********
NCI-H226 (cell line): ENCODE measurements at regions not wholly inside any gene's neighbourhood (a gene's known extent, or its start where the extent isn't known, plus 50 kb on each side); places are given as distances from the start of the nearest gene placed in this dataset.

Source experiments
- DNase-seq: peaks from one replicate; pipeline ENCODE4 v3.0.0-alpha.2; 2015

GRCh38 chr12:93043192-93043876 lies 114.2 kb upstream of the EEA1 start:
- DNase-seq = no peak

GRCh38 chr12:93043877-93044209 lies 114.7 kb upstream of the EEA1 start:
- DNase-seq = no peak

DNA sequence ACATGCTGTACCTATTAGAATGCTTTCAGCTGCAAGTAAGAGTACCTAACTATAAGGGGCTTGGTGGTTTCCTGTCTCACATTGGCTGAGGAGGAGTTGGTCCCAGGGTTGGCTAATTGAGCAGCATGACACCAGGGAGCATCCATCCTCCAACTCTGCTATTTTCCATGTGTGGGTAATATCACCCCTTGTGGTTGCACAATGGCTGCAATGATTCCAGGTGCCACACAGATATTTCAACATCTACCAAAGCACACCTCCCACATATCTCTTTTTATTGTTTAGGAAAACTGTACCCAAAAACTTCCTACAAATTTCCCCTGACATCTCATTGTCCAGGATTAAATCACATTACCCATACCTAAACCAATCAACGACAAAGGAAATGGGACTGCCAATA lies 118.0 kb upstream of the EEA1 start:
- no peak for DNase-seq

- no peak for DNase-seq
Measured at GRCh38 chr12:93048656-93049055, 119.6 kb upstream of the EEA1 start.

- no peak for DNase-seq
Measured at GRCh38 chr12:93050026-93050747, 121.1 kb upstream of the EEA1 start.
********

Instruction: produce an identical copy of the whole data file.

NCI-H226 (cell line): ENCODE measurements at regions not wholly inside any gene's neighbourhood (a gene's known extent, or its start where the extent isn't known, plus 50 kb on each side); places are given as distances from the start of the nearest gene placed in this dataset.

Source experiments
- DNase-seq: peaks from one replicate; pipeline ENCODE4 v3.0.0-alpha.2; 2015

GRCh38 chr12:93043192-93043876 lies 114.2 kb upstream of the EEA1 start:
- DNase-seq = no peak

GRCh38 chr12:93043877-93044209 lies 114.7 kb upstream of the EEA1 start:
- DNase-seq = no peak

DNA sequence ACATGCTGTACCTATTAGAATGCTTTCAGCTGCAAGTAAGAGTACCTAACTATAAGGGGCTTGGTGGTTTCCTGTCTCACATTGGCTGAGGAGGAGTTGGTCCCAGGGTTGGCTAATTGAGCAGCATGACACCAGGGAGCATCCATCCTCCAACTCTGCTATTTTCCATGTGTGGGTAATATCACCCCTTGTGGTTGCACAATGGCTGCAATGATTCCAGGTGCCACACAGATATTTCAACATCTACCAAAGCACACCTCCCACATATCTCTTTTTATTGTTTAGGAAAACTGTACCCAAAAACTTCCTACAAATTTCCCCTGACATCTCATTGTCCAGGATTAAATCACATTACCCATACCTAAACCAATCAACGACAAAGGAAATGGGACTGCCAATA lies 118.0 kb upstream of the EEA1 start:
- no peak for DNase-seq

- no peak for DNase-seq
Measured at GRCh38 chr12:93048656-93049055, 119.6 kb upstream of the EEA1 start.

- no peak for DNase-seq
Measured at GRCh38 chr12:93050026-93050747, 121.1 kb upstream of the EEA1 start.